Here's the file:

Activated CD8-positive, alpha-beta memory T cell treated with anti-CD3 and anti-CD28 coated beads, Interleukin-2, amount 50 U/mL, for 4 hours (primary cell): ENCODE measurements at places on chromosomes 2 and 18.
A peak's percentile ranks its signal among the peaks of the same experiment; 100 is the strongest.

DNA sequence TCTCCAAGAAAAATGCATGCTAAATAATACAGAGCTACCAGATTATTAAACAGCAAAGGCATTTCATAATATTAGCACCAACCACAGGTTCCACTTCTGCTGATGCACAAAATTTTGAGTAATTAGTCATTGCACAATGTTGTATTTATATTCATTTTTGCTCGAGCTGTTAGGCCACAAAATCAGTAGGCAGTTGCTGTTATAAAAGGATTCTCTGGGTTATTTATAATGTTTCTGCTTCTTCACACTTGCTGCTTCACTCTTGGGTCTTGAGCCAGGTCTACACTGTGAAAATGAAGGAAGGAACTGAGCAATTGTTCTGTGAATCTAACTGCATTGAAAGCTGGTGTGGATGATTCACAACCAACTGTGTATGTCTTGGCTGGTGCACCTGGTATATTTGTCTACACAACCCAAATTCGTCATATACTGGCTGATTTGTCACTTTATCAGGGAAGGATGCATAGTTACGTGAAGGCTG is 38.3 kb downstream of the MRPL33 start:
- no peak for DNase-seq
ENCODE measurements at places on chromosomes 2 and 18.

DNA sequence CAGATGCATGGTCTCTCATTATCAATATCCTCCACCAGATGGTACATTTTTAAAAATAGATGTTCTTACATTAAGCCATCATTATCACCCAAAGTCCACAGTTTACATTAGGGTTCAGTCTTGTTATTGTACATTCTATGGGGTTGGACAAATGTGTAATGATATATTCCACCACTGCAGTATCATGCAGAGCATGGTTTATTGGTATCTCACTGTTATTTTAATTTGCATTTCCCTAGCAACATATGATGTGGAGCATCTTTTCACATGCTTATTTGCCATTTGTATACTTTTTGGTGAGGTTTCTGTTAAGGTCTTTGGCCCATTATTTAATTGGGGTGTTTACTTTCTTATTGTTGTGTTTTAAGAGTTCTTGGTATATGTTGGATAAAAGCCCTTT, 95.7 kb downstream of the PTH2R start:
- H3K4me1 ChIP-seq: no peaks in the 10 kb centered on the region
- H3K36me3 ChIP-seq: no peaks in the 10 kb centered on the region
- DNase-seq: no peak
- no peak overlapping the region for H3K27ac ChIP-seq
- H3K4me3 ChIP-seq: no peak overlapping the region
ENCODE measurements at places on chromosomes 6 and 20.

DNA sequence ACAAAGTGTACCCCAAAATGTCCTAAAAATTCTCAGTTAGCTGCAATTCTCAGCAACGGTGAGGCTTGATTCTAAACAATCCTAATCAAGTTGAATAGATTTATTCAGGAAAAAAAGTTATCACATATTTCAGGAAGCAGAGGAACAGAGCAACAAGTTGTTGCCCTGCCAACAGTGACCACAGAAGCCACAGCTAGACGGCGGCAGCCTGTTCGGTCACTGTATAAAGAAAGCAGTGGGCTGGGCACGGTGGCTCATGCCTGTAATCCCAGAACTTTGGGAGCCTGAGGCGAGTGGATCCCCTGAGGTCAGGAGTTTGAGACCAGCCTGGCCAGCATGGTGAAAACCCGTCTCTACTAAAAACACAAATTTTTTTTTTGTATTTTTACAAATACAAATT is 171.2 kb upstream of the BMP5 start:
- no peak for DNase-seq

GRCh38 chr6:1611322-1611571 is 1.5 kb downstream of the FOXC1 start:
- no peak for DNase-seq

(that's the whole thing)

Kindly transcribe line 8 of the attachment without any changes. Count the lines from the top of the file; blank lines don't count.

- H3K36me3 ChIP-seq: no peaks in the 10 kb centered on the region